Dictionary of National Biography, 1885-1900/Butler, James Armar

BUTLER, JAMES ARMAR (1827–1854), captain in the army, born in 1827, was the fourth son of Lieutenant-general the Hon. Henry Edward Butler, who had served in the 27th regiment in Egypt, and afterwards as a colonel in the Portuguese army at Busaco, where he was wounded. He was nephew of Somerset Richard Butler, third earl of Carrick. He was educated on the continent and at Sandhurst, and received his commission as an ensign in the 90th regiment in 1843. He served in the Caffre war of 1846–7, was promoted lieutenant in 1847, and purchased his captaincy in the Ceylon rifle regiment in May 1853. He was in England on furlough in the summer of 1854, when the war between Russia and Turkey had just broken out, and since he could not hope to be ordered with the expeditionary force, he set out with a friend, Lieutenant Charles Nasmyth, of the Bombay artillery, to see the fighting. The two friends went first to Omar Pasha's camp at Shumla; but as he did not seem inclined to advance, they asked leave to join the garrison at Silistria, to which the Russian army had laid siege on 19 May. Butler and Nasmyth soon obtained over the garrison the same absolute power that Eldred Pottinger acquired at Herat. The key to the fortress was believed to be the earthwork known as the Arab Tabia, and this work was perpetually bombarded and mined by the Russians, and attacked by heavy columns at all hours of the day and night. Mussa Pasha, the Turkish commandant, was killed, and so was the Russian commanding engineer; but still Omar Pasha would not send help, and when General Cannon (Behram Pasha) did introduce his brigade, he dared not keep it there, and retired within two days. On 13 June Butler had been slightly wounded in the forehead; privation and hard work made the wound dangerous, and on 22 June, two hours before the Russians retired, the hero of Silistria—who deserves the credit, though but a young English captain of twenty-seven, of defeating a whole Russian army—died peacefully without knowing of his triumph. On 14 July, before the news of his untimely death arrived, he had been gazetted a major in the army, and lieutenant and captain in the Coldstream guards.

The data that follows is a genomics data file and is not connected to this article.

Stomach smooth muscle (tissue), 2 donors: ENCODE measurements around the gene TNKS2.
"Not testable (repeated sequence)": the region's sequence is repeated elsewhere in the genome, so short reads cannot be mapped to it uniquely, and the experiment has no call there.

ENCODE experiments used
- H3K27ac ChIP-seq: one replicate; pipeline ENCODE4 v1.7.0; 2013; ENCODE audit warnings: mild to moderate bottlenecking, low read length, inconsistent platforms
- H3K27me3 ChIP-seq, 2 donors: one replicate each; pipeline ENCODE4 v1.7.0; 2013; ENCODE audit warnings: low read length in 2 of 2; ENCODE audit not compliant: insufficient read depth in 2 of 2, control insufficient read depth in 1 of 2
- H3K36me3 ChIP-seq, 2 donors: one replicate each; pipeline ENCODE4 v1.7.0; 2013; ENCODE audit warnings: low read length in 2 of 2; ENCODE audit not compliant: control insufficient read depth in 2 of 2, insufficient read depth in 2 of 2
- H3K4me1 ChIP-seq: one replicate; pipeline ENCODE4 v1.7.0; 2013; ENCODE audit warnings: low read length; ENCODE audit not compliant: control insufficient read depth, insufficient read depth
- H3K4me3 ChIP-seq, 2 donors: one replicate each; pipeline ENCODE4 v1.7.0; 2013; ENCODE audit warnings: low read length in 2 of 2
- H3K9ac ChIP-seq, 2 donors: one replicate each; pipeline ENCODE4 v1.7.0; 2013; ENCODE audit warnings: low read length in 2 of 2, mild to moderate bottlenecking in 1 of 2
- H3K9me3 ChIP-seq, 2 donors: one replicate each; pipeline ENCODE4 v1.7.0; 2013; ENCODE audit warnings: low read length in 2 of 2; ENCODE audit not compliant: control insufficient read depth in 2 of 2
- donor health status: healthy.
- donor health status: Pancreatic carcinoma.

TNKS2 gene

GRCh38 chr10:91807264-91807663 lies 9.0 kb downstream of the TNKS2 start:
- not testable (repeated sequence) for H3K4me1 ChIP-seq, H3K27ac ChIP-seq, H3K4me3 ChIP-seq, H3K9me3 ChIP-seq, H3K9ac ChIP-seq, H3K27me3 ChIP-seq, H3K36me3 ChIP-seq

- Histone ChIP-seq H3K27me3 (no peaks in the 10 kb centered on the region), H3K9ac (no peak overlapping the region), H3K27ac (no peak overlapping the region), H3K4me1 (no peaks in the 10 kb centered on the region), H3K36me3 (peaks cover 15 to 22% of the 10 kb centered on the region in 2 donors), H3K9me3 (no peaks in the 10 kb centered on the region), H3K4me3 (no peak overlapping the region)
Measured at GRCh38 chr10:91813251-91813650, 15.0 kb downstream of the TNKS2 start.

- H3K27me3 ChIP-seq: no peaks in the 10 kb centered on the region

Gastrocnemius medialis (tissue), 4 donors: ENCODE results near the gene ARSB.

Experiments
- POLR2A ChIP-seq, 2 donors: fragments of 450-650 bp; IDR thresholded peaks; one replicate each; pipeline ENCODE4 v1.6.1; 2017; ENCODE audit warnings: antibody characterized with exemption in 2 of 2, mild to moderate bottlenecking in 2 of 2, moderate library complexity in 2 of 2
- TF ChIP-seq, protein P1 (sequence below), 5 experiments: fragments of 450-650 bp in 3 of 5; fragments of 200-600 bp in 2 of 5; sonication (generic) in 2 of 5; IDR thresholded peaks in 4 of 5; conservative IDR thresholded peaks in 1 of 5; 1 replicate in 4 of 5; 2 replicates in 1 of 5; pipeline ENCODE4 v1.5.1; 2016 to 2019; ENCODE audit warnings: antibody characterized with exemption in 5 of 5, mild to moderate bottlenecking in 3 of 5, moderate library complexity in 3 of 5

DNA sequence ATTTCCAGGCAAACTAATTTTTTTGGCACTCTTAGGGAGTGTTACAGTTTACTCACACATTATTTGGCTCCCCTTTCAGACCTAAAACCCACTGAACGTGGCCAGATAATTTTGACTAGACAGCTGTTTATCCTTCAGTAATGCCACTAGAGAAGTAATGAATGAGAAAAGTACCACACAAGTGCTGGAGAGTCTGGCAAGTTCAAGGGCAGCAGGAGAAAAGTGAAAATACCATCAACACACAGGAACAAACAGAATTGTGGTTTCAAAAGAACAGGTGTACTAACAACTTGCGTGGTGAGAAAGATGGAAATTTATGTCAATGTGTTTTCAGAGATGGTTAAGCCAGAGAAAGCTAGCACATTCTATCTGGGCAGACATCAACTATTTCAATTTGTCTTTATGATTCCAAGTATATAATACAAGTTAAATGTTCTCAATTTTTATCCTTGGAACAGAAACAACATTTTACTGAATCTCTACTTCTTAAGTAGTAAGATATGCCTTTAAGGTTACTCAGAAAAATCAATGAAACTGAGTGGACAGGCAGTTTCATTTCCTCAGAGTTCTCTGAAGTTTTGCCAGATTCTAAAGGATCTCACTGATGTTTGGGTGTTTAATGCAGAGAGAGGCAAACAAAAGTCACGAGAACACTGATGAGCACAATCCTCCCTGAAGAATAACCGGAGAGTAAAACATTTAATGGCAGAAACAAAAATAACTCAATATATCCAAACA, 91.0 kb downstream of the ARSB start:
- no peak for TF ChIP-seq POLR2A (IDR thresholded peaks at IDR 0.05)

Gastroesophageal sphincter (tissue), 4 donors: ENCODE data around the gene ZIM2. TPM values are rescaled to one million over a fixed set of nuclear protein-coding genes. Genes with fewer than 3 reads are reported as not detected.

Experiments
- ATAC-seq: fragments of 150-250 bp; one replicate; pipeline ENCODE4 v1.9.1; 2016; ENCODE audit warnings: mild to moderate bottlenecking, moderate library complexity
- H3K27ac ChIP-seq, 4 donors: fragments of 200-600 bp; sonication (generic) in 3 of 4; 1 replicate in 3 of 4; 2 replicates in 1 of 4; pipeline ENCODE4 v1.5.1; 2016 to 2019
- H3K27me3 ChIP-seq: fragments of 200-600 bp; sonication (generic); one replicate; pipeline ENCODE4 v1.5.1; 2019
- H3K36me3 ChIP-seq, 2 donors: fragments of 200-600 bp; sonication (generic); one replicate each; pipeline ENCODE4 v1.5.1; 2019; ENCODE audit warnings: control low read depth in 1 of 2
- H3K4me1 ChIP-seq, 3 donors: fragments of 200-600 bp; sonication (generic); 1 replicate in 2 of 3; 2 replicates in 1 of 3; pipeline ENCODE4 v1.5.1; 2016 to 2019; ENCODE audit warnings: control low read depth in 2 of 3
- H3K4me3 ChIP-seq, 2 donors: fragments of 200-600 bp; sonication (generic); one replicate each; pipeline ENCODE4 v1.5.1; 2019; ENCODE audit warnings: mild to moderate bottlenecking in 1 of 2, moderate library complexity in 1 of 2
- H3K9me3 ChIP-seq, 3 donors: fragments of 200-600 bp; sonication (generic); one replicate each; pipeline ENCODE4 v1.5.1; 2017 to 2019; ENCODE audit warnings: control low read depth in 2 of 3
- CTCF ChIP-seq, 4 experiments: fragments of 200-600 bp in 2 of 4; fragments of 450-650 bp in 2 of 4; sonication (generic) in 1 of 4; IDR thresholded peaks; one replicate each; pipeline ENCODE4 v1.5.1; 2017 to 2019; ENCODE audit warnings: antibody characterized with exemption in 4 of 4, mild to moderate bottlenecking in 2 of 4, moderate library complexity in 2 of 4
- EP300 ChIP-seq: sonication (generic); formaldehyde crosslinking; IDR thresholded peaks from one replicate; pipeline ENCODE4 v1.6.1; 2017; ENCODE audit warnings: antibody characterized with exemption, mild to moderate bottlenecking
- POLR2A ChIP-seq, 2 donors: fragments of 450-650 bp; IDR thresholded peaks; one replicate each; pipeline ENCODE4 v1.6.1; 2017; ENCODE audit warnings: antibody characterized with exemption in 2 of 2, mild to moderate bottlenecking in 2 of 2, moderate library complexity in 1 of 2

[For the siege of Silistria see Nasmyth's letters to the Times in 1854; for a short memoir, Nolan's Illustrated History of the War against Russia, 2 vols. 1855–7; and generally, for the effect of the defence, Kinglake's Invasion of the Crimea, chap. 30.]

H. M. S.